April 2011 | Sponsored | Thought Leaders

Voice Technology Frees the Warehouse Workforce

Tags: Picking Solutions

Tim Wills is Vice President, Marketing and Support, PEAK Technologies, 800-926-9212

Q: The supply chain and logistics sector has been positively impacted by a wide variety of input and output technologies. What are the most exciting changes inside the warehouse today?

Wills: Over the past few years, a lot of companies have integrated and benefited from voice technology, which frees the warehouse workforce to use their hands, eyes, ears, and voice to take productivity to new heights.

While still in fewer than one in 10 warehouses, voice-enabled logistics technology is not just for large enterprises. Warehouse and IT managers at companies of all sizes are embracing this technology, and the workers love it. Integrating voice-enabled logistics with host enterprise resource planning (ERP) solutions and warehouse management systems (WMS) has improved our customers’ productivity by 20 percent or more, and helped achieve near 100-percent accuracy—all while creating safer, greener warehouse operations.

Q: What is the most common misconception about voice-enabled logistics?

Wills: The most common misconception is that it’s cost-prohibitive, both as a capital expenditure and operating expense. When voice technology first hit the market, it required a fairly considerable initial investment, and there remains a perception that voice is only for the large enterprise. Recent advances in technology, however, have made voice an affordable and cost-effective solution for organizations of all sizes. In fact, companies with as few as five to 10 warehouse pickers can recoup their initial investment in voice technology within the first year.

In regard to ongoing costs, warehouse and IT managers with legacy voice solutions are often frustrated by high maintenance, licensing, and training/retraining expenses—as well as by being strong-armed into limited hardware options. Fortunately, the newest technologies overcome these issues. For instance, phoneme-based voice engines are speaker-independent, as opposed to speaker-dependent, eliminating the need to ‘train’ the system to each user—a significant cost/time saver for organizations with high turnover rates.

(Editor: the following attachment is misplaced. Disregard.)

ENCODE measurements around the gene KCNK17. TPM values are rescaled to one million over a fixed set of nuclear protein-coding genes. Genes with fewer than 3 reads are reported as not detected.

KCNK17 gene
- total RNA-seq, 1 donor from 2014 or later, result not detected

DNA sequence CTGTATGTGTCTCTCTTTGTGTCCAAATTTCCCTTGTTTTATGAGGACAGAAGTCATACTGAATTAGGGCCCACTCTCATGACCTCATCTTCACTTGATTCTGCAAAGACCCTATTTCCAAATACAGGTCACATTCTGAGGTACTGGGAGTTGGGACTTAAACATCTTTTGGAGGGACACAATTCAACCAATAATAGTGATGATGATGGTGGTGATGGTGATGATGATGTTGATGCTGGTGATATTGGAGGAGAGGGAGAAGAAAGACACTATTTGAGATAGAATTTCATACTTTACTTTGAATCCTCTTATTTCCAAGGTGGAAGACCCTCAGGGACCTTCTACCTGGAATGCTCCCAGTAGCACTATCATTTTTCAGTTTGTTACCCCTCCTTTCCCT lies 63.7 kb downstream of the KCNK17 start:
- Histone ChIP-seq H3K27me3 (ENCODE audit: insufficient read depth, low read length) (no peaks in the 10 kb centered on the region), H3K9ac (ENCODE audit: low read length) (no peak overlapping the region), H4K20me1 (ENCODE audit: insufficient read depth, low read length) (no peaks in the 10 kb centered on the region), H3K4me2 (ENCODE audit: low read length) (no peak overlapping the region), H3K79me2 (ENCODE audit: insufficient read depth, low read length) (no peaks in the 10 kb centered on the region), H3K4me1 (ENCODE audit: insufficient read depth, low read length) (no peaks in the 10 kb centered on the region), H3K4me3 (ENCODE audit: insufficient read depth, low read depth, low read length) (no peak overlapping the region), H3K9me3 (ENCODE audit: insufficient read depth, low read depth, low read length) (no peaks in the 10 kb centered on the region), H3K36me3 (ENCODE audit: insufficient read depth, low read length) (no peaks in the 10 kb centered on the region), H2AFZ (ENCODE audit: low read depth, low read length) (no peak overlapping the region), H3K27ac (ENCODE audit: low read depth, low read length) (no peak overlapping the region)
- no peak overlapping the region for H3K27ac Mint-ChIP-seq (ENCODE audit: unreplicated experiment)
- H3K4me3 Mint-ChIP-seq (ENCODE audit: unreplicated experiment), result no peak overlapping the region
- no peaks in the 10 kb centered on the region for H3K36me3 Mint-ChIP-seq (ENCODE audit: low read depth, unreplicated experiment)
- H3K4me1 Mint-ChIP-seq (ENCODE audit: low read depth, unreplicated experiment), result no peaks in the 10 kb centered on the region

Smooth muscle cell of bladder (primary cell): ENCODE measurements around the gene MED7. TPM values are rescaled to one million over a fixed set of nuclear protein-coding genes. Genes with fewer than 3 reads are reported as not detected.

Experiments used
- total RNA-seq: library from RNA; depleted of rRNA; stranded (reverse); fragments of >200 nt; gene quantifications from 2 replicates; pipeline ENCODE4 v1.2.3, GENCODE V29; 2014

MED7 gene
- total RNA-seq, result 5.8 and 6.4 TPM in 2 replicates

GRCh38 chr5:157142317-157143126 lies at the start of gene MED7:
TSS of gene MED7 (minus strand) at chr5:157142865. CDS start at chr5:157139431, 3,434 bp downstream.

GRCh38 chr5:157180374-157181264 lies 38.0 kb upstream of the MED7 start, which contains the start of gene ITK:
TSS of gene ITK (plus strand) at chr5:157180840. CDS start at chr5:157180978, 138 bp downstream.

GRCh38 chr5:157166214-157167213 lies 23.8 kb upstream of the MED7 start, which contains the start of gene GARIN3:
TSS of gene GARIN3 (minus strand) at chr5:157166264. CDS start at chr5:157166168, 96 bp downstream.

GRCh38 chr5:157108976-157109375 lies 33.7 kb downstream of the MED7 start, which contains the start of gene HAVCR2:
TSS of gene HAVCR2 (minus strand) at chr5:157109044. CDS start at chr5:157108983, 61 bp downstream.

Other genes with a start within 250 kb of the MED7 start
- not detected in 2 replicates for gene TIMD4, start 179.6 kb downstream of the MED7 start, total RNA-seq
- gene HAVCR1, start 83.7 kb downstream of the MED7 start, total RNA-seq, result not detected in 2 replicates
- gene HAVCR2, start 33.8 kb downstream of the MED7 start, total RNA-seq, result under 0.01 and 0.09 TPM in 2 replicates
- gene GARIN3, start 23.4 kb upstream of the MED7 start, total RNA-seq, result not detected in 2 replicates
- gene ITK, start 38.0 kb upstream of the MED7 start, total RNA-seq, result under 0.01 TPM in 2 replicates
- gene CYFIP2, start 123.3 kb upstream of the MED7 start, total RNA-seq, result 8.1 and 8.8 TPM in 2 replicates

The system’s open architecture allows customers to use whatever voice-capable hardware works best, whether it’s Motorola, LXE, or another hardware option. For example, the customer might initially deploy voice in conjunction with existing mobile computers, then adopt a voice/barcode or voice-only approach as needs change.

Q: Where do you see voice technology going in the future?

Wills: The benefits today are already pretty amazing: quick ROI, greater accuracy, and a safer, greener warehouse. Hardware improvements will continue to make headsets more comfortable, while offering better noise-cancelling capabilities. But the big changes will occur in software.

Universal translators and greater language understanding will continue to expand the computer’s ability to actually converse and eventually collaborate (instruct, query, and understand) with the worker. From picking to put-away, shipping and receiving, inventory management and beyond, voice technology will continue to expand throughout all aspects of the supply chain, including applications that extend outside the four walls of the warehouse.